Elevators delay farmer deliveries as rail blockades persist

The Western Grain Elevator Association has said some elevators have had to delay farmer deliveries because of numerous transportation issues. | File photo

Farmers have begun feeling the pinch of railway blockades as some grain elevators can no longer accept any more grain.

The Western Grain Elevator Association has said some elevators have had to delay farmer deliveries because of numerous transportation issues.

The late harvest last year, the Canadian National Railway strike earlier this year, and recent bad weather along the line and Port of Vancouver have contributed to the problem. The blockades have only made the delays worse, the association said.

“Because of this slowdown, we are seeing elevators at certain locations on CN lines delaying farmer deliveries,” said Wade Sobkowich, executive director of the association. “There is a such a backlog and there is a lot to catch up on.”

The blockades were established last week by protesters in support of Wet’suwet’en hereditary chiefs, who oppose an LNG pipeline in northern British Columbia. The pipeline, however, has support from the 20 First Nations band councils that have signed agreements in favour of the project.

It’s put the federal government in a politically tricky situation as it tries to balance reconciliation with indigenous peoples and the economy.

But for each day the blockades have remained, it has taken a toll on businesses. Farmers and agricultural companies have urged the federal government to take action.

Sobkowich estimated the delays are costing the grain sector $9 million a day. He said those costs are associated with penalties for extending contracts and for lost productivity.

John Heimbecker, the CEO of Parrish & Heimbecker, said the delays are having a dramatic impact on business.

He said extra costs will be felt by everyone in the industry and that the railways can’t catch up.

“There is no extra asset the railways can deploy. Once you lose business, you’ve lost it, it’s gone,” he said. “There will be a huge amount of loss because the shipping is so backed up.”

CN, however, says it’s possible to recover.

Sean Finn, executive vice-president of CN, said it’s going to take two to three weeks for the company to get back up to speed for its western Canadian operations, as long as the weather co-operates.

He said if the blockade ends immediately in Ontario, the company could catch up in three to four weeks from there.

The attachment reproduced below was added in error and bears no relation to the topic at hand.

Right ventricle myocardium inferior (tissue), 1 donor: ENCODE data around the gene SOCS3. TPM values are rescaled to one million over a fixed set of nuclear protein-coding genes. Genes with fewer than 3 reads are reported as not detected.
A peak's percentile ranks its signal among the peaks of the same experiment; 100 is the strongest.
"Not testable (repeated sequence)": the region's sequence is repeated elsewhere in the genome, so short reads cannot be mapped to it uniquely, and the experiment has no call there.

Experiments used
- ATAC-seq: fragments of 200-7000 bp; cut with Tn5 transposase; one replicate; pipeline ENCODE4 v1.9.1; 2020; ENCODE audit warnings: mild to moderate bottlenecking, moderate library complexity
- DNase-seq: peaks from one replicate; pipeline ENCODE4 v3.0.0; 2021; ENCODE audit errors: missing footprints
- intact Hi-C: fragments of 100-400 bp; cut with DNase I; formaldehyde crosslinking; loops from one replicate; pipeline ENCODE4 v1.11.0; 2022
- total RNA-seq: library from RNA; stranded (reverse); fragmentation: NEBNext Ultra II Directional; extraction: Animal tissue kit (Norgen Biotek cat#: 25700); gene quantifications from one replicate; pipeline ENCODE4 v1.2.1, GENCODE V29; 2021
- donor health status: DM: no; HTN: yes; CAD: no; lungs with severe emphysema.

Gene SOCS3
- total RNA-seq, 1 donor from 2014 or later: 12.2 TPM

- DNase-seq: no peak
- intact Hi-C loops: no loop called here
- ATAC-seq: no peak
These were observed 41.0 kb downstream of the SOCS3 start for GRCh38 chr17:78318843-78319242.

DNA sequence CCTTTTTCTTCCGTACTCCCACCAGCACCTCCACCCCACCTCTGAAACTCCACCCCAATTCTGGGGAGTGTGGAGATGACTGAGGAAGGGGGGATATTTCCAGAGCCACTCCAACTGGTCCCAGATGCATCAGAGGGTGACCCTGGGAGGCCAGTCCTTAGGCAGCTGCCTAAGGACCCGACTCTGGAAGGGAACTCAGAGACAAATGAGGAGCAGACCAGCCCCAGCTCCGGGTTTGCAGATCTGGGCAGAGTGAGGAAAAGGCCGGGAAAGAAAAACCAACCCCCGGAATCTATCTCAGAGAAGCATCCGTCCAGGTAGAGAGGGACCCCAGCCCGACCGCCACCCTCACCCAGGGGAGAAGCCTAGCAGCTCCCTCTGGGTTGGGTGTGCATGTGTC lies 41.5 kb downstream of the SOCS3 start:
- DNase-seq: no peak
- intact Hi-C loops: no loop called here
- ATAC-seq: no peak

He said Western Canada has lost 35 percent of its capacity. The movement of grain is down about 200,000 tonnes compared to last year, though he believes the dip can be recovered through efforts.

“We have invested a lot of capital and there is lots of track capacity, even though it’s not perfect yet,” he said. “The catch-up relies on there being no more blockades.”

With the backlogs at the elevators, farmers who are delivering their grain and don’t have contracts may experience depressed prices, said Mohammad Torshizi, an assistant professor at the University of Alberta who has studied the effects of limited grain export capacity on farmers’ income.

Otherwise, he said, they will have to store it, which will result in storage costs and potential interest charges.

Mark Hemmes, president of Quorum Corp., which oversees the federal grain monitoring program, said it’s going to take months before the system returns to normal.

He said it will push farmer cash flow possibly into the summer.

“The country elevators are starting to fill up,” Hemmes said Wednesday. “Once they get to a point where they can’t accept any more grain, it’ll have an impact on farmers because they won’t be able to deliver their grain.”

Past research by Torshizi shows that when farmers experienced the rail crisis following the 2013-14 crop year, farm income was reduced by at least $5 billion over the 2013-14 and 2014-15 crop years. There was record grain production levels, followed by an early and cold winter, causing slower-than-normal movement.

As of Wednesday, there were 44 ships at the Port of Vancouver waiting to anchor. Prince Rupert also had an above normal number of ships looking to dock. The large amount is due to the past strike and weather challenges, with the blockade only exacerbating the issue, Hemmes said.

As for the blockades, the RCMP has said it plans to leave its outpost in Wet’suwet’en territory. This may encourage protesters to leave the Belleville, Ont., site.

Sobkowich said the government shouldn’t be enabling protesters to block railways. It’s damaging the country’s reputation, he added.

“It’s embarrassing for one thing,” he said. “We end up looking real bad, and the next time customers buy our products, they could put a risk premium for our grain because they have no confidence we will deliver it in a timely way.”

Heimbecker said the costs to Canada are enormous, possibly in the hundreds of millions of dollars.

“The losses that have occurred can’t be earned back,” he said. “All that can happen now is that future losses can be minimized by a speedy end to this. That’s the best we can hope for now.”

Finn said the blockades need to come down in a peaceful way. Canadian jobs and livelihoods are on the line, he said.

He said the dispute should be dealt with in meeting rooms and not on railway tracks.

Contact jeremy.simes@producer.com

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